Posted on May 1, 2017
What happens in the vagus nerve, it turns out, doesn’t stay in the vagus nerve. The longest of the 10 cranial nerves, the vagus nerve is so named because it “wanders” like a vagabond, sending out fibers from your brainstem to your organs. The vagus nerve is literally the captain of your inner nerve center—the parasympathetic nervous system, to be specific. And like a good captain, it does a great job of overseeing a vast range of crucial functions, communicating nerve impulses to every organ in your body. New research has revealed that it may also be the missing link to treating chronic inflammation, and the beginning of an exciting new field of treatment that leaves medications behind.
Here are some facts about this powerful nerve bundle.
1. The vagus nerve prevents inflammation.
With a vast network of fibers stationed like spies around all your organs, when the vagus nerve gets wind of impending inflammation—it alerts the brain and elicits anti-inflammatory neurotransmitters release.
2. It helps you make memories.
A University of Virginia study showed success in strengthening memory in rats by stimulating the vagus nerve, which releases the neurotransmitter norepinephrine into the part of the brain that consolidates memories.
3. It helps you breathe.
The neurotransmitter acetylcholine, elicited by the vagus nerve, literally gives you the breath of life by telling your lungs to breathe. It’s one of the reasons that botox—often used cosmetically—can be potentially dangerous, because it interrupts your acetylcholine production.
4. It’s intimately involved with your heart.
The vagus nerve is responsible for controlling the heart rate via electrical impulses to the sinoatrial node of the heart, where acetylcholine release slows the pulse.
5. It initiates your body’s relaxation response.
When your ever-vigilant sympathetic nervous system revs up the fight or flight responses—pouring the stress hormone cortisol and adrenaline into your body—the vagus nerve tells your body to chill out by releasing acetylcholine.
6. It translates between your gut and your brain.
Your gut uses the vagus nerve like a walkie-talkie to tell your brain how you’re feeling via electric impulses called “action potentials”. Your gut feelings are very real.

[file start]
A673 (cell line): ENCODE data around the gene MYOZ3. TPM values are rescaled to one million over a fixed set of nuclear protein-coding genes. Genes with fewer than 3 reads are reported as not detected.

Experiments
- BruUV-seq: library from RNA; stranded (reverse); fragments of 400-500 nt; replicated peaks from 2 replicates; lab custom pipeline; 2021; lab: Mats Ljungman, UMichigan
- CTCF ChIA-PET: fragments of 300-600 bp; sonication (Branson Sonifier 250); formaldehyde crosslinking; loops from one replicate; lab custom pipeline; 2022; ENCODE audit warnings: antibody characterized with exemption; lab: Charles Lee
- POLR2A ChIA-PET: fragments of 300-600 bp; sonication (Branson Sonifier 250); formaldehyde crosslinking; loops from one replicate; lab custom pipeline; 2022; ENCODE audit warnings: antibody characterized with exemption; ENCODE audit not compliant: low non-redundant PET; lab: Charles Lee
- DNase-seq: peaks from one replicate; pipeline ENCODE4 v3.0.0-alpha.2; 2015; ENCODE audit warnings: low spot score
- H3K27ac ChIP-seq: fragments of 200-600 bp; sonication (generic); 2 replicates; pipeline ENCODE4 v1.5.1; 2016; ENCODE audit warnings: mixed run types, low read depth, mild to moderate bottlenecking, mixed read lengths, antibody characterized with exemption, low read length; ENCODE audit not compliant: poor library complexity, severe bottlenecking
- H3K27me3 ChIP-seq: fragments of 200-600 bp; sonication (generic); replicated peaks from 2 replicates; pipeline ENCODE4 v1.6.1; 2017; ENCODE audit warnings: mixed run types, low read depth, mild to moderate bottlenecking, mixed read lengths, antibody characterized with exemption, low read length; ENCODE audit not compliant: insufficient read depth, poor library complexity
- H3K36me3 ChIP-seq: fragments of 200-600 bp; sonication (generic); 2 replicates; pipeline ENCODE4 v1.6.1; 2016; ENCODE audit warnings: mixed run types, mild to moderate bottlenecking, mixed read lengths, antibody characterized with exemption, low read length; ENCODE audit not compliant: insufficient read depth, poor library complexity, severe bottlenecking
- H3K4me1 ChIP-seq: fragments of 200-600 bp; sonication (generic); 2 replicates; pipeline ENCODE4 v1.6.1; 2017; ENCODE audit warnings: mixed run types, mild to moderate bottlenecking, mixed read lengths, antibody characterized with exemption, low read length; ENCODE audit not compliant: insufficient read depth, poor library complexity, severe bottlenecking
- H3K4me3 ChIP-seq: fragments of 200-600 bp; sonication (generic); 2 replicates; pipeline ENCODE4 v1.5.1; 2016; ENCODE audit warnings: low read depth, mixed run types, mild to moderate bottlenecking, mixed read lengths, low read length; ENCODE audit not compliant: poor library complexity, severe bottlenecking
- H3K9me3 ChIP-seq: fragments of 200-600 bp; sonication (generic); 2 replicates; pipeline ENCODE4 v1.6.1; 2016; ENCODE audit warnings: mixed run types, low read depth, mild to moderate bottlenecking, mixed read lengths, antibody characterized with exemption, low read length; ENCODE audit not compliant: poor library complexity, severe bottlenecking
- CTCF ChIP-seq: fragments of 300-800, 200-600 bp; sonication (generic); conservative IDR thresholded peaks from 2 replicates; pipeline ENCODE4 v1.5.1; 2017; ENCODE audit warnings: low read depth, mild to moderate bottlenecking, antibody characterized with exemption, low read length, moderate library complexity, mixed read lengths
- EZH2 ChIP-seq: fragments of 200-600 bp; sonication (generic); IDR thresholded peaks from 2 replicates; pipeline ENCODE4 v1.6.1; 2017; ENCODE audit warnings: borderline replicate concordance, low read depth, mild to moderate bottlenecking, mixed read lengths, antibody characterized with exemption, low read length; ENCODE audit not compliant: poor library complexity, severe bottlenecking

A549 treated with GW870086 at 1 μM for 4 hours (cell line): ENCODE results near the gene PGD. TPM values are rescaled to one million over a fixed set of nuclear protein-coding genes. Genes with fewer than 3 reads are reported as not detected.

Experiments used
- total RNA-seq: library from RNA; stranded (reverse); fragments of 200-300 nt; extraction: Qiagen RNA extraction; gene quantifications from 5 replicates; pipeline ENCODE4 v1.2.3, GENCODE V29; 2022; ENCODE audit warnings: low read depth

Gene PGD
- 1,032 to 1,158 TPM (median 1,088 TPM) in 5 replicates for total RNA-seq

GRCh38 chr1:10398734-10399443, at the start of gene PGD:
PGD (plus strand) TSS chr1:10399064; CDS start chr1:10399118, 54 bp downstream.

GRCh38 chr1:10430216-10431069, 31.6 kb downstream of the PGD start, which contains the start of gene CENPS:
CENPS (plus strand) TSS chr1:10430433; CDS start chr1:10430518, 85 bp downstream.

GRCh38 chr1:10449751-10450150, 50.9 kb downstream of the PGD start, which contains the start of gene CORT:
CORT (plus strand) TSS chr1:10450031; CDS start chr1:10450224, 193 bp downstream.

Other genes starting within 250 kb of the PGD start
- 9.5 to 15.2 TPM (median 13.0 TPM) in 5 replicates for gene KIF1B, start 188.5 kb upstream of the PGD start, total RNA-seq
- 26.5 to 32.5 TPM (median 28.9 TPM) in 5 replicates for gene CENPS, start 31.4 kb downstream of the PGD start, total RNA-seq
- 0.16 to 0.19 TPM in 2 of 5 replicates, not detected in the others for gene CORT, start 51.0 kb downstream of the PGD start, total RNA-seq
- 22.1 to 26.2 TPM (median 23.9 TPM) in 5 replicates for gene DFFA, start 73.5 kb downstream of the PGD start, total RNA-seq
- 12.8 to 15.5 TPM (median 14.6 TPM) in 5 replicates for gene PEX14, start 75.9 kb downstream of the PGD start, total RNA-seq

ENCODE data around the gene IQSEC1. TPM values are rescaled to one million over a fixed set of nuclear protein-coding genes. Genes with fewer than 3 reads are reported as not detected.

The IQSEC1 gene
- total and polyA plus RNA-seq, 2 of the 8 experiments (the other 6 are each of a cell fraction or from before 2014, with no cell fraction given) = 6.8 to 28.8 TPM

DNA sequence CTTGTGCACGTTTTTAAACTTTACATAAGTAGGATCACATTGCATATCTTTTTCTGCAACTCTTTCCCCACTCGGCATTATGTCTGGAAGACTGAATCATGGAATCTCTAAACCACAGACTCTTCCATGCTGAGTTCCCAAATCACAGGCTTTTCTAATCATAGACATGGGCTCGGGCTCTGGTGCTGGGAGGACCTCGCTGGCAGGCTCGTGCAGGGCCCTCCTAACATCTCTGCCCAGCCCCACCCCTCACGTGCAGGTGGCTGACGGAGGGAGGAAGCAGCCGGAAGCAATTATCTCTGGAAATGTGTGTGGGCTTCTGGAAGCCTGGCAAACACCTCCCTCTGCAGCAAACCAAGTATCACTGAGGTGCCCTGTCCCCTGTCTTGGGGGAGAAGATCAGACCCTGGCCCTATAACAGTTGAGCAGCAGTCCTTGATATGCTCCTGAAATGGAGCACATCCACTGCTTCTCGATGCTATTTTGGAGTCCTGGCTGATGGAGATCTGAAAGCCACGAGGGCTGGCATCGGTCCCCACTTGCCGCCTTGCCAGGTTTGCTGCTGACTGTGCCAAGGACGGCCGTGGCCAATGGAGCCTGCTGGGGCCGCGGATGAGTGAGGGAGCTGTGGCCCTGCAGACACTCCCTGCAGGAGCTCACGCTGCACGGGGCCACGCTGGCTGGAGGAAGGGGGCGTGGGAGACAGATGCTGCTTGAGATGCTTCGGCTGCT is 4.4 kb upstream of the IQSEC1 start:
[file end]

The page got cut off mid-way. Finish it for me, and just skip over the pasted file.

7. Overstimulation of the vagus nerve is the most common cause of fainting.
If you tremble or get queasy at the sight of blood or while getting a flu shot, you’re not weak; you’re experiencing “vagal syncope.” Your body, responding to stress, overstimulated the vagus nerve, causing your blood pressure and heart rate to drop.
8. Electric stimulation to the vagus nerve reduces & inhibits inflammation.
Truly breaking new medical ground, neurosurgeon Kevin Tracey was the first to prove that stimulating the vagus nerve can significantly reduce inflammation. Results on rats were so successful, he reproduced the experiment in humans with stunning results. The creation of implants to stimulate the vagus nerve via electronic implants showed a drastic reduction, and even remission, in rheumatoid arthritis—which has no known cure and is often treated with the toxic cancer drug methotrexate—
So, how is your vagus nerve working? There are three ways your doctor can check, to help evaluate whether your vagus nerve function is good or diminished.
So how can you perk up a sluggish vagus nerve?
The vagus nerve’s plasticity and function can be improved with neurological exercises that stimulate the muscles in the back of the throat (which then stimulates the vagus nerve). These should be repeated daily for 2-4 weeks.
Gargling: Gargle long & deep enough to make it an exercise. Drink several 8-oz glasses of water daily by gargling each mouthful.
Singing loudly: Sing in your car, sing while gardening, or whenever you can. Chant after meditation, or join a choir.
Gagging: Stimulate the gag reflex several times a day; use a tongue depressor, a spoon, or your finger, though only to the point of gagging, not vomiting.